Week-end Round Up


Location Date: 
September 9, 2011
Content: 

My apologies for a week between blog postings. The markets have been so fluid that I thought a wrap for the week and some context would make more sense. On the macro front, let's do a quick tour around the world.

In Euroland, the big news this week was not the German court decision allowing the EFSF to participate in the "bailouts" - that was a foregone conclusion. The big news was the SNB's action to effectively "peg" the Swiss franc (CHF) to the Euro around the 1.20 level (see chart below) after repeated intervention failed to stem the rise. 

Swiss Franc Moves 20% in a Month!

The impact on Swiss business has been a steady erosion of profit and competitiveness, especially in many of its superb multinationals. Many economists have highlighted the "Big Mac" price comparison between countries (Purchasing Power Parity theory) - it is $17.19 for 540 glorious calories in Zurich! CHF was viewed as a safe place to park liquidity - in fact, it has even outperformed gold while yielding you a mere 7.5 bps (yes - 0.075%) for the next 2 years, which is about the same yield as gold! There are two short-term implications; One, we would expect more demand for gold, as the alternatives for the "flight-to-quality" and "strong currency" trade just lost a good alternative. Secondly, the pressure is now focused on the yen - after repeated currency interventions it stands at 77.75 to the USD, which is much lower than the post-quake low of 79.40. While the Japanese situation is clearly different from the Swiss experience (they have lived in the land of the setting sun and rising yen for what seems like forever), we expect the yen to depreciate from these levels. Many prognosticators, including yours truly, have bet against the yen (there is a reason they call it the "widow maker") but perhaps now is the start - hope springs eternal!!

Japanese Yen vs US $ - the Widow Maker

 

 

In Euroland, today is supposedly D-Day for the private sector to take up a portion of the Greek debt deal. If it goes through, then fine, but Greece is still very unlikely to meet its' austerity targets in any event. Greece aside, I read a very interesting piece on European equities from Societe Generale's well-known bear, Albert Edwards. He has coined a terrific new term, "minimum bullishness"! I quote from his September 8th "Popular Delusions":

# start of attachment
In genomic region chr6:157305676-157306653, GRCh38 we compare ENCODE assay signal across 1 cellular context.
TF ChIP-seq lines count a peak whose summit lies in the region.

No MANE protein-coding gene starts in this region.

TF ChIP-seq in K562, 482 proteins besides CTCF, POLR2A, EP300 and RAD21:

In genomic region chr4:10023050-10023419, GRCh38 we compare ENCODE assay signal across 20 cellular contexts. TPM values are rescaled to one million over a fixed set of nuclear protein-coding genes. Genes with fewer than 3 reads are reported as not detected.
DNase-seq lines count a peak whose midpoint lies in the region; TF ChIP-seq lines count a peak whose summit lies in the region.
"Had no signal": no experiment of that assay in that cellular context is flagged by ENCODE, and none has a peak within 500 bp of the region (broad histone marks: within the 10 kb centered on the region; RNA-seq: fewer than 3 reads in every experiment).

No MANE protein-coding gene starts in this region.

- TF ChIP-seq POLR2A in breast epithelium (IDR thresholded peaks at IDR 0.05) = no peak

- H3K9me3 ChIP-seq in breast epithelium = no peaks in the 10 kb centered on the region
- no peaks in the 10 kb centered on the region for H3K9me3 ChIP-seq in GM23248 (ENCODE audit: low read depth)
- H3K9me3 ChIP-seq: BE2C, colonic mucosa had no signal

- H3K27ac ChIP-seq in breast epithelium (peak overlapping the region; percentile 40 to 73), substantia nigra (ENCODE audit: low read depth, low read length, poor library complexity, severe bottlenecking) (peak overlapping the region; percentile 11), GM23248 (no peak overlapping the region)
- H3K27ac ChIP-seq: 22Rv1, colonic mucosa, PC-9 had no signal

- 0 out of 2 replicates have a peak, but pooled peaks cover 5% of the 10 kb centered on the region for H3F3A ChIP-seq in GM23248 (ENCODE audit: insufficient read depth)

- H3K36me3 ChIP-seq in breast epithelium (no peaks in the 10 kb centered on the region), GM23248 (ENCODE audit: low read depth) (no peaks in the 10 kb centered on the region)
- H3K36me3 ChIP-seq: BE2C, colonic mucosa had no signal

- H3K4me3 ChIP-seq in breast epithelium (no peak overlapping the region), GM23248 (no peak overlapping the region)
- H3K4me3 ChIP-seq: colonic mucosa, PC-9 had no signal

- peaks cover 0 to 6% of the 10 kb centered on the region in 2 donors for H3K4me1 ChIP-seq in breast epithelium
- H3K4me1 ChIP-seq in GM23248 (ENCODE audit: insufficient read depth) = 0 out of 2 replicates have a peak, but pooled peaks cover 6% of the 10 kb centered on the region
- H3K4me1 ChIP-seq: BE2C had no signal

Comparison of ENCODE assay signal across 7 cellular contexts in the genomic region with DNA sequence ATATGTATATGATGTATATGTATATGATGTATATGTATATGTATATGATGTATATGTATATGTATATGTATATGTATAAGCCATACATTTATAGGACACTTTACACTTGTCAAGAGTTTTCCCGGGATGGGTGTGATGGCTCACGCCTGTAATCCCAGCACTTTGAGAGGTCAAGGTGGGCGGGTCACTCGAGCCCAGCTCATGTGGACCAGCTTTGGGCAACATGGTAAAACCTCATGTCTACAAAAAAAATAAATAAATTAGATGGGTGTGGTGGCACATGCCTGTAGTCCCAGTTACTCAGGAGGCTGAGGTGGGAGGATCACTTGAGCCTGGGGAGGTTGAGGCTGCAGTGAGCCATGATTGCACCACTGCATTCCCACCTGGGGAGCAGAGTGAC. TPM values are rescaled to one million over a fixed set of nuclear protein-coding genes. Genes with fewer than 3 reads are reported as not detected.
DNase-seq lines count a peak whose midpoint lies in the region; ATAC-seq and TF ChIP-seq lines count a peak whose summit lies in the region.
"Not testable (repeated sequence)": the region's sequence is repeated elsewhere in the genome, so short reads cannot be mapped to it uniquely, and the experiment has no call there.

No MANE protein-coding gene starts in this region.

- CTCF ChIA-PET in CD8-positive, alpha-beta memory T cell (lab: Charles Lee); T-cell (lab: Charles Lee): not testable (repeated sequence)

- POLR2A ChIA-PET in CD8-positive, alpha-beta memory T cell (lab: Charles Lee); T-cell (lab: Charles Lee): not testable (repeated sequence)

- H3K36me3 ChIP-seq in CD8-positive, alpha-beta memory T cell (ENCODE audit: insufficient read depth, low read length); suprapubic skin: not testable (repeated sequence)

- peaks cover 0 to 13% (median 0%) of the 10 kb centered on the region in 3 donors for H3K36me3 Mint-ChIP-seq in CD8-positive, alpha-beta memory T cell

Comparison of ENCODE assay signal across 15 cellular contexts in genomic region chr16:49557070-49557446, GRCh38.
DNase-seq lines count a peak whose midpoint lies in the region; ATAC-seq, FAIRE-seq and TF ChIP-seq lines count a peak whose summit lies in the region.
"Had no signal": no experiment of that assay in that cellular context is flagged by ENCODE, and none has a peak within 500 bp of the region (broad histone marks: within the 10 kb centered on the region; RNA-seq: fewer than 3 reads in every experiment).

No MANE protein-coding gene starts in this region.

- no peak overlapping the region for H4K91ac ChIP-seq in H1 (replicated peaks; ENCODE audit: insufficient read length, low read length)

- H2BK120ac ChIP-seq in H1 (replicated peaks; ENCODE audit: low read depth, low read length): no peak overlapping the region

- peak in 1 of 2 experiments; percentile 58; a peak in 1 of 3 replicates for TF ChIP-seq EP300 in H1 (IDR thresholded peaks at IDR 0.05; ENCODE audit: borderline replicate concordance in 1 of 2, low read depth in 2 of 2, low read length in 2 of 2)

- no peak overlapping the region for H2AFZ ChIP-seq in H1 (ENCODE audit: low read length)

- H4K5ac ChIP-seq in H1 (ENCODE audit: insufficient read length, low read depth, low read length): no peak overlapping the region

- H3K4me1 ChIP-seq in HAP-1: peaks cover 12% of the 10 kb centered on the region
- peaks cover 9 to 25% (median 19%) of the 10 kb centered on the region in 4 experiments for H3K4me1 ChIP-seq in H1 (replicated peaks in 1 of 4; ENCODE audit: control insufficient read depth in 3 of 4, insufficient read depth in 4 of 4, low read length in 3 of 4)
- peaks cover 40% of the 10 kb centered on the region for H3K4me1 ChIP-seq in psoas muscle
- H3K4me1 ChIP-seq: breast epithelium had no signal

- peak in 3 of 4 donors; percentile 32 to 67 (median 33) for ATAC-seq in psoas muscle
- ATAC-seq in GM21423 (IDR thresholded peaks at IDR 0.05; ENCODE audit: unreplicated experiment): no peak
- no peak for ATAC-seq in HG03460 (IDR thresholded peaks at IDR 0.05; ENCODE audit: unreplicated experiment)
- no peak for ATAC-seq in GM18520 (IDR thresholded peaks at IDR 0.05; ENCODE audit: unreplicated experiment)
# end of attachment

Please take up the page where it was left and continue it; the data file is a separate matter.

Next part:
"After recent price declines, eurozone markets reflect more accurately some of the downside risks. I'm feeling slightly more bullish. Indeed, I think it now makes sense to look at selective involvement. Nevertheless, the downside implied by what I think remains a plausible worst case scenario is still too big and scary for me to feel comfortable going "maximum bullish." So I'm turning, err... "minimum bullish" for now."

Edwards is a big fan of buying companies "cheap" and in the graph below, he shows that Shiller P/Es for France and Germany are at multi-decade lows. 

 

I had to put this in today because, of course, out of all of the bad news comes opportunities for profit. For equity investors on our side of the pond (that do not hedge currency), we will need to wait further as the euro has substantial room to fall. The resignation of ECB "hawk" Jurgen Stark this morning and the departure of a grumpy Trichet likely spell a significant "dovish" shift coming in ECB monetary policy - about bloody time if you ask me! Spanish and Italian homeowners with a mortgage will finally have something to be positive about.

In South America, the Reserve Bank of Brazil cut rates after raising them earlier in June - they are still amongst the highest in the world (12%), as the battle to contain inflation had taken priority. However, this move may further signal that, like the CHF move, the "race to the bottom" in the "currency war" may be moving into its next phase. The global economy is experiencing a synchronized slowdown. The Brazilian real has fallen to a six-month low today versus the U.S. dollar. Those investing in EM debt and equity take note!

Now let's turn to China. Lost in the Obama speech, the plunging euro and the Greek fiasco is news this morning out of China: headline inflation for August came in at 6.2% (YOY), down from the 6.5% high print in July. While this is welcome news, those expecting China to ease monetary conditions or to provide a new stimulus package, that seems highly unlikely. House prices remain very elevated and key foodstuffs (vegetables, pork, etc.) are also still very high in price. 

Finally, the big speech from Obama, as expected, was long on flare and short on anything really new. The usual bickering between Dems and Repubs means that whatever was presented is likely to be ground down into some form of further toxic waste for U.S. taxpayers to pay for down the road. Business will like the payroll tax cut extension (though anything temporary has little effect) and together with extended UI benefits and further infrastructure spending, the impact on 2012 GDP will be positive but modest. Of course we will have to wait on the final details. 

So that's a wrap. For disclosure purposes, our overlays at Arrow on our various Portfolio Series are short the euro and yen and long gold.

Have a great weekend!

Jim McGovern